And if he didn't well, Cass had studied what she could access of his official records, and at six-foot-two and one-hundred-and-ninety pounds, Agent Matt Christensen could easily pulverize her.
Forcing that unsettling thought aside, Cass inched toward his bedroom. The only sounds were the steady pulsing rhythm of a bluesy saxophonist whining a familiar Christmas carol. Sax music and Dean Koontz paperbacks scattered all over the house. Under different circumstances, she might have wondered what else Matt Christensen and she had in common.
After a mumbled prayer, she eased open the door. Just a fraction.
And came face-to-face with Matt Christensen.
Or rather with the gun he stuck right in her face. Cass nearly screamed from the surprise, but she tamped down any startled response and kept a firm grip on her own weapon, such that it was. Not easy to manage with her suddenly trembling hands. And, mercy, her knees were shaking.
Despite all her trembling and shaking, she had no trouble seeing the man behind that gun. Matt Christensen wore black pants and a white shirt that he'd unbut-toned.
He looked one hundred percent lethal.
His bio had been dead-on. He was formidable, and his pretty-boy looks didn't diminish that. He was blond-haired, blue-eyed, toned and naturally tanned.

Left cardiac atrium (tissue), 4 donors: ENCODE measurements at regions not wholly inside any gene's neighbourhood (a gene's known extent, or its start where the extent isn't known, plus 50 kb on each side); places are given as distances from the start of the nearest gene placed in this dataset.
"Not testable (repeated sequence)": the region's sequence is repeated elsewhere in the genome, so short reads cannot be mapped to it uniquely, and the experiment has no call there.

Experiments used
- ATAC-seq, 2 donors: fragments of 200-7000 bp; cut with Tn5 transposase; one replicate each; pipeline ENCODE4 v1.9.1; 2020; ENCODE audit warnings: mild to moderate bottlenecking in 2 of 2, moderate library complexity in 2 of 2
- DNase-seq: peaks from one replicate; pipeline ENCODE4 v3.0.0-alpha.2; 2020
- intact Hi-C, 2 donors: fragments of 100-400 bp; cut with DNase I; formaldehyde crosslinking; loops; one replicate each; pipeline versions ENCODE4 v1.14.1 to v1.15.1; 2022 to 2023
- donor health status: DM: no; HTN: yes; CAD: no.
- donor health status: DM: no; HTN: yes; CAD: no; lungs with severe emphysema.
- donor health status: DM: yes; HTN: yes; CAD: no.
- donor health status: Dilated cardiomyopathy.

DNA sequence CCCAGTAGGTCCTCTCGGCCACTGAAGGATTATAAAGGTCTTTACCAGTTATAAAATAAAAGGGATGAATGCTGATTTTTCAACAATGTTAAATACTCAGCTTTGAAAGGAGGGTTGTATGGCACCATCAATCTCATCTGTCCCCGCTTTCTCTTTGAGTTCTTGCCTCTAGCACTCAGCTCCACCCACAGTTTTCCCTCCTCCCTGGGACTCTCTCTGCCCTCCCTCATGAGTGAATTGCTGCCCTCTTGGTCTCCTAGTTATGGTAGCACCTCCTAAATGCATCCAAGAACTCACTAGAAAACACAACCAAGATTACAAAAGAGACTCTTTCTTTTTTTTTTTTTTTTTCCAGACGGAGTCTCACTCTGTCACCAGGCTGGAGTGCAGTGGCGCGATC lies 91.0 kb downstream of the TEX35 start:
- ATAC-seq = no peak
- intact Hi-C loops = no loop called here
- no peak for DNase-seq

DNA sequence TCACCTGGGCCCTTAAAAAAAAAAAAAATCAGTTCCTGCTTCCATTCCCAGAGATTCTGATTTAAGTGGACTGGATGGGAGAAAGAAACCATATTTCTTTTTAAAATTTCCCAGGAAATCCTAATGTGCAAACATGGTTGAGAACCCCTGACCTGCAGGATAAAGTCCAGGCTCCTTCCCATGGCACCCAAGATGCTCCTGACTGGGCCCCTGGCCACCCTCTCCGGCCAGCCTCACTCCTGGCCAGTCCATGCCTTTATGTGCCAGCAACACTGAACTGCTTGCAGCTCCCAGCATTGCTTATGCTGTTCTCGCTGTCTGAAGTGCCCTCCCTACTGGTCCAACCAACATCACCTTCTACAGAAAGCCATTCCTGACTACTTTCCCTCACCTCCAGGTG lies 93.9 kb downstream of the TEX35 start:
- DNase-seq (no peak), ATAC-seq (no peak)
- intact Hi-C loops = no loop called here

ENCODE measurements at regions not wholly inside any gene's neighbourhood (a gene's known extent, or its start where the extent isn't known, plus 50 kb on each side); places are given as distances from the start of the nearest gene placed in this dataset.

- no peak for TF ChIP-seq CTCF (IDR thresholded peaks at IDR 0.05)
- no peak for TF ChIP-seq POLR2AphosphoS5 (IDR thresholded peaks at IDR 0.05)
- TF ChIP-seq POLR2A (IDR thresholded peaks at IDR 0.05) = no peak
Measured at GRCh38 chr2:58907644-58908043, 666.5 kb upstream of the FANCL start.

And because his shirt was open, she could also see that he had muscled pecs and abs.
Even though he was a prime specimen of a man, Cass didn't dare let that distract her. Not a chance. This situation could easily get out of hand even more than it already was.
"Well?" he said.
Definitely not a greeting but more like a challenge. It also had a tinge of a Texas drawl and more than a bit of dismissal to it. If he were even remotely concerned about having an armed intruder walk in on him, he didn't show it.
"I need to talk to you," Cass managed to say.
He lifted his left eyebrow. "And you thought aiming a tranquilizer gun at me was the easiest way to do that?"
"The safest," she corrected. "I'm not here to hurt you, only to talk. I couldn't meet with you at your office. Not with their security measures. And the office, assignments, your city apartment and this house seem to be the only places you ever go. You really don't have much of a life," she added in a mumble.